Facebook, in partnership with the World Bank and the Organisation for Economic Co-operation and Development (OECD), published the Global State of Small Business report based on a survey of small business owners from around the world. The report is the first in an ongoing series that was planned before the virus struck and is based on data from surveying more than 30,000 small business leaders across more than 50 countries.
Small businesses are the heart of the community – and the unsung heroes of the global economy. From coffee shops, bookstores and restaurants to plumbers, wedding planners and graphic designers, small businesses create jobs and growth in every country, helping to reduce poverty and income inequality. But they are facing the challenge of a lifetime. The COVID-19 pandemic is not just a public health emergency, it is also an economic crisis that is hitting small and medium-sized businesses exceptionally hard. Globally, 26% of SMBs reported that they had closed between January and May 2020 – over 50% in some countries.
SMBs are in urgent need of cash and customers to run businesses and pay salaries. The report saw a significant proportion of SMBs reducing their workforce in response to the pandemic at the time of the survey. UAE (50%), KSA (35%) and Egypt (51%) have reduced the number of employees/workers because of COVID-19. Other key stats from the report showed that UAE (81%), KSA (64%) and Egypt (73%) reported that their sales this year are lower than last year.
Entrepreneurs are resilient people, and the report shows that many Facebook SMB owners remain optimistic about the future of their businesses, despite the challenges brought on by the pandemic. According to the report, 61% of SMBs in the UAE, 59% in KSA and 52% in Egypt are optimistic about their businesses post-COVID.
Globally, nearly three quarters (74%) of SMBs that were closed at the time of the survey expect to reopen as COVID-19 containment measures are lifted. In the sampled countries, for example, the most cited activity by business leaders of closed businesses was working on plans for reopening. In the UAE (65%), KSA (65%) and Egypt (57%) reported some of the highest proportions of SMBs that are operational or engaging in any revenue-generating activities.
The increasing pace and unpredictability of change brought on by the pandemic has encouraged small businesses to adopt a proactive rather than reactive approach to getting back to business. And, according to the survey, the only way for SMBs to survive the pandemic is a pivot to digital. The report found that at least one third of SMBs indicated that they had earned a minimum of 25% of their sales from digital channels in the previous 30 days. In the UAE (40%), in KSA (29%), and in Egypt (35%) of operational SMBs on Facebook reported that 25% of their sales were made digitally in the past month.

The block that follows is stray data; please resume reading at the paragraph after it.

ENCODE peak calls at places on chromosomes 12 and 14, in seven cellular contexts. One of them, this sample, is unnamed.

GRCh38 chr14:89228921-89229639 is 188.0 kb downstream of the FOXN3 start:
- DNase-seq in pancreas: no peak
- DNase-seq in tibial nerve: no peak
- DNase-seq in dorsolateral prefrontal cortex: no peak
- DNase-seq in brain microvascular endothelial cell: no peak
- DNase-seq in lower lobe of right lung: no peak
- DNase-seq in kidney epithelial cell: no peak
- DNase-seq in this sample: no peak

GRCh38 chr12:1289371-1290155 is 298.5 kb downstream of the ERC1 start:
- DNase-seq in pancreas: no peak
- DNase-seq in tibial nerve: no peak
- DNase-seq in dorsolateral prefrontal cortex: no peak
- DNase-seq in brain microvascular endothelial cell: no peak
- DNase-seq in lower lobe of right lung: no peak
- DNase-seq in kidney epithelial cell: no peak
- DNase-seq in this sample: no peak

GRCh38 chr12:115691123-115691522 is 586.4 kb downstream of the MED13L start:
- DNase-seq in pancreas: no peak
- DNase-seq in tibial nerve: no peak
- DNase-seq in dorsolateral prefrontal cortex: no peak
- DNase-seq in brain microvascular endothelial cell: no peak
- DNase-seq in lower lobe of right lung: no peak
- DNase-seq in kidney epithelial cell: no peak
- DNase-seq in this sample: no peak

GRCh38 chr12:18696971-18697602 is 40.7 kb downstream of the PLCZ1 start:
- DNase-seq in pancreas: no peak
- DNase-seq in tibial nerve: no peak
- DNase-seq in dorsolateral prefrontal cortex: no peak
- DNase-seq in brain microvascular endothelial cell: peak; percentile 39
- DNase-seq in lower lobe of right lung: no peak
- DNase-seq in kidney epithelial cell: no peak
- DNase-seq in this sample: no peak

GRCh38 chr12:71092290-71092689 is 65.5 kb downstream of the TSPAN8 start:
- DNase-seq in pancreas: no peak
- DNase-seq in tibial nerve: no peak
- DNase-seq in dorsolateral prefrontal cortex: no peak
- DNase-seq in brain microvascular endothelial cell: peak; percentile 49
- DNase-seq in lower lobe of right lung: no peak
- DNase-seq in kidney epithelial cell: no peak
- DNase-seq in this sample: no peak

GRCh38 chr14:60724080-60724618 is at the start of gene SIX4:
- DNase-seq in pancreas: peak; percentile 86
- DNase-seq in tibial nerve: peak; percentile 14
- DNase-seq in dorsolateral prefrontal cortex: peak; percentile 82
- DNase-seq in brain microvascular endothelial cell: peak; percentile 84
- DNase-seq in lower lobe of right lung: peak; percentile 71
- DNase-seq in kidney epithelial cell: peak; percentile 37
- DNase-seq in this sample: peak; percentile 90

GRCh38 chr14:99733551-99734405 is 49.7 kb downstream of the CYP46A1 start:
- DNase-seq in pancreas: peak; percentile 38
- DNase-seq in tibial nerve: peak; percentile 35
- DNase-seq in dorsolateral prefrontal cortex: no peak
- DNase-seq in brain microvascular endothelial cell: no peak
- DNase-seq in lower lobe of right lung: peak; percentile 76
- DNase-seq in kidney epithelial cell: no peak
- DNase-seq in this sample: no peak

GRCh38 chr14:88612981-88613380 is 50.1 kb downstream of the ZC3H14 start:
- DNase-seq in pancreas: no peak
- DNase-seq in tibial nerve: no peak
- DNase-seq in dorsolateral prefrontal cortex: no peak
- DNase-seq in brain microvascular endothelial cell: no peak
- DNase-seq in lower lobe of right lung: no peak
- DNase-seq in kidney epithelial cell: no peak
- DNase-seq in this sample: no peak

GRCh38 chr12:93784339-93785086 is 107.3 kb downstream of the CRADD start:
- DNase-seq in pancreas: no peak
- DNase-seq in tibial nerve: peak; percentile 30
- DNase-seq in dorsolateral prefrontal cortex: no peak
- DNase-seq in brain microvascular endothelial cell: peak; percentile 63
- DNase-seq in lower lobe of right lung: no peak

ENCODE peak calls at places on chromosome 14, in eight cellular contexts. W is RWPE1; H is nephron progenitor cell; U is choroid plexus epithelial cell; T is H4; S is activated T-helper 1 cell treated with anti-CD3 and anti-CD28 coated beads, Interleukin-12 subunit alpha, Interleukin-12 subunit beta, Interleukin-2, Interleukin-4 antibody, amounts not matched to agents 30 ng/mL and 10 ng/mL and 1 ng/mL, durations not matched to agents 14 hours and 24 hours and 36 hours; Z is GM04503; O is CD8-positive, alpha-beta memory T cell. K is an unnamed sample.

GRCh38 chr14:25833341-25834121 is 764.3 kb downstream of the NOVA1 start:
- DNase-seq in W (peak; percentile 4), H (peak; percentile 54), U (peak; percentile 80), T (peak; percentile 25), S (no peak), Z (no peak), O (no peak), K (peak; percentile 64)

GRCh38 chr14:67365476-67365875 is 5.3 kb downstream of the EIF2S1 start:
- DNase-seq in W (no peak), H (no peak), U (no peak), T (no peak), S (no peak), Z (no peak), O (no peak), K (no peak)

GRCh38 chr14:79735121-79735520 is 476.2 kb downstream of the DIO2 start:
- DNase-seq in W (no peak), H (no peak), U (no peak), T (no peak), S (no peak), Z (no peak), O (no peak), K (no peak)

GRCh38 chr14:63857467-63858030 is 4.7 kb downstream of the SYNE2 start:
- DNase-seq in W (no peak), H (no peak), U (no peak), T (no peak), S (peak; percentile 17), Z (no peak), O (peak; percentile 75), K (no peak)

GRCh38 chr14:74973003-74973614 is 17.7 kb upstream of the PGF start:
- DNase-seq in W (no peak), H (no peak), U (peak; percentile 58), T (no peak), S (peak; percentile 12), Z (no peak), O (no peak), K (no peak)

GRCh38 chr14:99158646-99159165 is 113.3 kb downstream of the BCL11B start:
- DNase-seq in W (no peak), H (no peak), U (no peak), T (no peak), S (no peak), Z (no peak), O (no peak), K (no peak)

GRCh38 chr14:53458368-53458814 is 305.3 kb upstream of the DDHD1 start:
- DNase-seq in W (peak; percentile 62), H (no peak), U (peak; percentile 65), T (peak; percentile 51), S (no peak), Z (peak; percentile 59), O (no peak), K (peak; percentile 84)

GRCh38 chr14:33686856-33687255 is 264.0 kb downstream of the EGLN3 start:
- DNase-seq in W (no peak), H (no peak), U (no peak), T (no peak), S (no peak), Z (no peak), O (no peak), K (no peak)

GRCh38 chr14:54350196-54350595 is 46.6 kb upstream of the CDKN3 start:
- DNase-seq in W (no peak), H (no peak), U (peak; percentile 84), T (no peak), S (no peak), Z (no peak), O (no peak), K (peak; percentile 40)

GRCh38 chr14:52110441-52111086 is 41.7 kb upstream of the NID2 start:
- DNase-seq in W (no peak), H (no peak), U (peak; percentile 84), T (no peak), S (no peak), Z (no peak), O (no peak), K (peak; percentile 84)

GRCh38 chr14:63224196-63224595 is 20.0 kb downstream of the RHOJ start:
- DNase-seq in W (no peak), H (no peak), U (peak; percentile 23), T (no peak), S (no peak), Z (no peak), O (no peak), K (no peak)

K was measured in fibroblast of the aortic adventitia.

“SMBs are vital to the global economy and play a big role in Facebook’s community – and since the early days of the pandemic we have taken steps to help them weather the storm. That is why we recently launched Facebook Shops to make it easier to sell online and created our Business Resource Hub, where small business owners can get training, advice and information – including guidance from healthcare experts,” said Ramez Shehadi, Managing Director of Facebook MENA. “The path to recovery is uncertain and as economies start to re-open, SMBs will need continued support from governments or other institutions to get back on track – we hope this report will help identify areas where that support can make the biggest difference. These are challenging times for businesses throughout the world, and Facebook is determined to do all we can to help them make it through.”
Over 160 million businesses use Facebook, Instagram, Messenger or WhatsApp every month to reach customers, sell and grow. Over the next six months, SMBs in more than 50 countries and regions will be surveyed monthly regarding business operations in the context of COVID-19, to capture the impacts of the pandemic on the financials and challenges of SMBs, as well as adjustments being implemented in response to the crisis. The objective of this research is to amplify the voice of SMBs and assess how their situations are changing.